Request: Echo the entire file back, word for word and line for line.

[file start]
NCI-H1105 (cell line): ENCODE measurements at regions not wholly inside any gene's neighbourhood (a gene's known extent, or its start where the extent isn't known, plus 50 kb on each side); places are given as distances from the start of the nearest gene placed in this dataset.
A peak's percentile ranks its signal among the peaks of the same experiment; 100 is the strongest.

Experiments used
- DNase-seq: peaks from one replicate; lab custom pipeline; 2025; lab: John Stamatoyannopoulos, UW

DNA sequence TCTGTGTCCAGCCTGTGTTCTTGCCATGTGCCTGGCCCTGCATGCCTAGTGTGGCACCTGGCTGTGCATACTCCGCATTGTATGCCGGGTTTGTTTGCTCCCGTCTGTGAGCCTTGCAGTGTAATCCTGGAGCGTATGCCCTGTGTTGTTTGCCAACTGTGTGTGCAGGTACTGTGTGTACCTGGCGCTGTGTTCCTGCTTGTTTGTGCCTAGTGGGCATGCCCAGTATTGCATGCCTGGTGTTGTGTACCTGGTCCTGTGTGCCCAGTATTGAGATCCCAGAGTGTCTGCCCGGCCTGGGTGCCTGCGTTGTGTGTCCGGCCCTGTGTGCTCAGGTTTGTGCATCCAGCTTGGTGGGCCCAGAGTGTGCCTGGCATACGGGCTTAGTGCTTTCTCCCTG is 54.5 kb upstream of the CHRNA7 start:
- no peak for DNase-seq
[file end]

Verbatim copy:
NCI-H1105 (cell line): ENCODE measurements at regions not wholly inside any gene's neighbourhood (a gene's known extent, or its start where the extent isn't known, plus 50 kb on each side); places are given as distances from the start of the nearest gene placed in this dataset.
A peak's percentile ranks its signal among the peaks of the same experiment; 100 is the strongest.

Experiments used
- DNase-seq: peaks from one replicate; lab custom pipeline; 2025; lab: John Stamatoyannopoulos, UW

DNA sequence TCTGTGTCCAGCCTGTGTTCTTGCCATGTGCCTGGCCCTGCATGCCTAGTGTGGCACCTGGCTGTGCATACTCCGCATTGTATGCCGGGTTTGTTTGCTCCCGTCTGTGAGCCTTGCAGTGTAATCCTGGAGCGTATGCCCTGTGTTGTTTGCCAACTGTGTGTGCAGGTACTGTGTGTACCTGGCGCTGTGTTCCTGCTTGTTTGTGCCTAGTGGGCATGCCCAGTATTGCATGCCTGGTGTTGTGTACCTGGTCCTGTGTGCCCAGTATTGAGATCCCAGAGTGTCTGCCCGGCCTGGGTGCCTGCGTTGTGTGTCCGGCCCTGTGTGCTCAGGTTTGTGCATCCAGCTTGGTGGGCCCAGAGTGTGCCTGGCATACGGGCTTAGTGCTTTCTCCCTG is 54.5 kb upstream of the CHRNA7 start:
- no peak for DNase-seq